London’s first Flash mob took place last night. I wasn’t there, as I was doing Important Research (yeah, OK, I was watching Terminator 3 – it was average) but I’m interested in the phenomenon, which, from where I sit, looks to be largely stillborn.
The point of these things (in so far as they have one) is to introduce a moment of random strangeness into the lives of people observing the phenomenon – a bunch of people doing something faintly surreal, and scattering, leaving nothing more than bemused smiles in their wake. This isn’t going to work, if people spot a crowd of people doing something stupid, and mutter “Oh, another bloody flashmob”.
Which, given the level of media coverage that these events are now getting, is what seems pretty likely to happen. They’re not going to be strange and unexpected, because everyone’s going to have heard of them.
Earlier in the week, I was arguing that these things aren’t just a load of artwank – they’re (theoretically) a way of experimenting with new social technologies, part of a process of acclimatization to new group dynamics spawned by changing methods of communication. A chance for people to adjust to them in play, so that they can use them in seriousness, although I note that the technologies employed by the precursor of this sort of thing, the illegal raves of the eighties and nineties never really got much used outside the chemical scene.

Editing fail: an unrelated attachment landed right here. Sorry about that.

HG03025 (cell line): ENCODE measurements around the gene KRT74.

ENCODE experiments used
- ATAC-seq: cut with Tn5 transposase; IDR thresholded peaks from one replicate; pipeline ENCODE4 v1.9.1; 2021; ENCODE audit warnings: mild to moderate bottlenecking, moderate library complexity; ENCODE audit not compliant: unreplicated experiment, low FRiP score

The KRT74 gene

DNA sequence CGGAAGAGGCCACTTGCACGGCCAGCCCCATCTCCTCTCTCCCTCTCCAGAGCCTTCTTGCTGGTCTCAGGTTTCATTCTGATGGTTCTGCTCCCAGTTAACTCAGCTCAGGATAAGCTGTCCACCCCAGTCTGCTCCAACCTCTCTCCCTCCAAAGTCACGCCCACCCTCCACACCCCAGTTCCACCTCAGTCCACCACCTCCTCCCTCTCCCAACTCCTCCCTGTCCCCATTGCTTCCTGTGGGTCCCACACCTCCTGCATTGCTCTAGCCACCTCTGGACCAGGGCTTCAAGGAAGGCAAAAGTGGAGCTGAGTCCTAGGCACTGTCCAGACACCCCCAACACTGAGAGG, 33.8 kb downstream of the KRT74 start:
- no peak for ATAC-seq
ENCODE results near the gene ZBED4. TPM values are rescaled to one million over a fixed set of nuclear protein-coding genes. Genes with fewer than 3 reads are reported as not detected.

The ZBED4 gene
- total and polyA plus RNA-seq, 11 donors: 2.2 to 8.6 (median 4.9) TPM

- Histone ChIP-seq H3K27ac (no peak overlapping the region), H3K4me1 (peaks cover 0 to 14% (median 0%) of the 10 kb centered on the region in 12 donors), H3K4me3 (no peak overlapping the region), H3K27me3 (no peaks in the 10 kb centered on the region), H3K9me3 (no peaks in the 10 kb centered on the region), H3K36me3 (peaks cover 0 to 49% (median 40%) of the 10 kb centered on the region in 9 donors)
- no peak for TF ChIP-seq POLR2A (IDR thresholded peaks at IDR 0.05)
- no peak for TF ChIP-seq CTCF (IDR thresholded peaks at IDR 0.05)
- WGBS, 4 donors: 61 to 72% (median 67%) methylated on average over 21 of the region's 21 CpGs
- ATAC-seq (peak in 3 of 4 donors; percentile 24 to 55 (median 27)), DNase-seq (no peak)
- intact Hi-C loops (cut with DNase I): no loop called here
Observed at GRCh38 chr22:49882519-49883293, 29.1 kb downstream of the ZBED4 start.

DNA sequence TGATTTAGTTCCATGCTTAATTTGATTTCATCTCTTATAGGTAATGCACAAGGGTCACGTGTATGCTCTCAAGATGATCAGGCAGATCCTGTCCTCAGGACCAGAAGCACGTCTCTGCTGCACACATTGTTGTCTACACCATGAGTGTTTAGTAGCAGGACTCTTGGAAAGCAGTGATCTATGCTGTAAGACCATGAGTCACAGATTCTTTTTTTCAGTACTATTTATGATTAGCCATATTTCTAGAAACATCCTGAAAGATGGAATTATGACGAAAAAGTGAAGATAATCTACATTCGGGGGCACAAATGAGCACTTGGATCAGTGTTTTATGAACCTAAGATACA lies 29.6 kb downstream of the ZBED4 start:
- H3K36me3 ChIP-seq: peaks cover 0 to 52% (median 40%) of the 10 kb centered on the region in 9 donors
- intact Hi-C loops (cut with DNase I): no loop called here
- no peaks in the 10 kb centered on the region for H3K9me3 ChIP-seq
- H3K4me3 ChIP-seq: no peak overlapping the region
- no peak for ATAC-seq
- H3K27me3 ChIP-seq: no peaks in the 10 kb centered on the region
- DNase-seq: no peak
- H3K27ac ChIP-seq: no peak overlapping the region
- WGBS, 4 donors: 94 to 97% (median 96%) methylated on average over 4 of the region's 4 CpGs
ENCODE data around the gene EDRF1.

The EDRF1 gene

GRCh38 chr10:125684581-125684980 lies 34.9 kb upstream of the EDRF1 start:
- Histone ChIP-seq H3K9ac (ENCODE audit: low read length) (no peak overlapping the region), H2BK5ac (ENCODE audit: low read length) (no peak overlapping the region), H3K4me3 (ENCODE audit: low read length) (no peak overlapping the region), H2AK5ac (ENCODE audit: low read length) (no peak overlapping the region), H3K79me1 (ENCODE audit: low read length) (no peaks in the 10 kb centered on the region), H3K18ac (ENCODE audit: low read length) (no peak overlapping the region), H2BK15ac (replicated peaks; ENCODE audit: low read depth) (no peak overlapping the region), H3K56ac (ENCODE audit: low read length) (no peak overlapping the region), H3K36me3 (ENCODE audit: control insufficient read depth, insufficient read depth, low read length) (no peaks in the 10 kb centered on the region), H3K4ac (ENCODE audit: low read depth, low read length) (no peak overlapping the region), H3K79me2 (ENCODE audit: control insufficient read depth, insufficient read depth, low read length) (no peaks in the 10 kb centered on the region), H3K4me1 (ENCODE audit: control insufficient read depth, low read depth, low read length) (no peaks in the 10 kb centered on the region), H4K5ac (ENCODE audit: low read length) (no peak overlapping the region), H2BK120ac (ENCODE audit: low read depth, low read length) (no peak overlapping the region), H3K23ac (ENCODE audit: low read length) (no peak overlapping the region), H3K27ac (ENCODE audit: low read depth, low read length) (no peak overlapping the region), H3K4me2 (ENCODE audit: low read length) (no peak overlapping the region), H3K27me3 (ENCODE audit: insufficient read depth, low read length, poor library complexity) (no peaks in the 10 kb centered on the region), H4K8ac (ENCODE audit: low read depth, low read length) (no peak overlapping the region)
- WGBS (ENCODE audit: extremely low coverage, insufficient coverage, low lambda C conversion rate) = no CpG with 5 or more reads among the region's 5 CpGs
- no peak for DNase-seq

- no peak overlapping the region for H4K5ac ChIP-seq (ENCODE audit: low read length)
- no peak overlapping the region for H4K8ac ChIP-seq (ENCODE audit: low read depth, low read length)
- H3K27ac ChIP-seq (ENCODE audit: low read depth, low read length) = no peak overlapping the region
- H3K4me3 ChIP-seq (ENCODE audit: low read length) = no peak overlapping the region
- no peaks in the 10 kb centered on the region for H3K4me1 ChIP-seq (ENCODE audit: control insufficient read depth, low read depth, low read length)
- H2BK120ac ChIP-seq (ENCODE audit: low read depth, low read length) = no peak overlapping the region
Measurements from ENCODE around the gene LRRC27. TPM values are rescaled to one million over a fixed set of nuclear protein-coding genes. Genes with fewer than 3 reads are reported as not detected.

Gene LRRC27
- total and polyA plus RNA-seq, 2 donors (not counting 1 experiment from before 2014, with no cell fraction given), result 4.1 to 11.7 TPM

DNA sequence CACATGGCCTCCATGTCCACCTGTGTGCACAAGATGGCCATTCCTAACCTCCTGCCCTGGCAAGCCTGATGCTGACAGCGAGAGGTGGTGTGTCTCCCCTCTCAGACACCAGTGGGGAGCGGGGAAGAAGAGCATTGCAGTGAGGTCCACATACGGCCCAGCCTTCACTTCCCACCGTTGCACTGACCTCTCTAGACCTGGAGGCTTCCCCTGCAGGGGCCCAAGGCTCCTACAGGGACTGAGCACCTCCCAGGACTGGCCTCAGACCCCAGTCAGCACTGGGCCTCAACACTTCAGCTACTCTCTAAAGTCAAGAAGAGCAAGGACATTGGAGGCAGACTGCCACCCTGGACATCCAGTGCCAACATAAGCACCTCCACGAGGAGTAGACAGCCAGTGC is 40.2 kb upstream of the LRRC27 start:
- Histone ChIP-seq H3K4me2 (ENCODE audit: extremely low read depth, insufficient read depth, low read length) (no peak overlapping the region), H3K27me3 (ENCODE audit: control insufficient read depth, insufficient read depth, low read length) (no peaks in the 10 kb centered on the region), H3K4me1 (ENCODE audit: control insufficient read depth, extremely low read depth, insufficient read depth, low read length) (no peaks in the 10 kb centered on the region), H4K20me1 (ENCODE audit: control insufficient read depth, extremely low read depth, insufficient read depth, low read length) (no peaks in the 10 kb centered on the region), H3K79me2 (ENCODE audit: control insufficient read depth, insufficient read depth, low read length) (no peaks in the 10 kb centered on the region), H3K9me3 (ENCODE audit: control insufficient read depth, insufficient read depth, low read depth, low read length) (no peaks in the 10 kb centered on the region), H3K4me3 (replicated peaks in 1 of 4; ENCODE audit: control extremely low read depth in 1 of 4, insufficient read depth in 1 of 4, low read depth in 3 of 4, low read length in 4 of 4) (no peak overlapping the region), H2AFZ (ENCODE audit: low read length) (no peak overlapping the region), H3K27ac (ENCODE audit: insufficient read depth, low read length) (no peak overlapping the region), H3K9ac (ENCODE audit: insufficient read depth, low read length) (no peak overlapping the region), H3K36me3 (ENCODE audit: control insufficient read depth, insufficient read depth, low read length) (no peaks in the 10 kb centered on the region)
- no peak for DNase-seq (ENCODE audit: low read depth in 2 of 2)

I think I’ll have to amend my position, in light of the media circus, and the sheer pointlessness of forcing a shopkeeper to reopen his shop so that they could go and be “random” in it – neither anonymous, or likely to put a smile on the faces of the passing public, who will almost certainly not have noticed. The notion of a flashmob is an interesting one, full of potential, and not just artwank. But so long as it’s artwankers who organise these things, they’re going to remain a load of luvvie toss.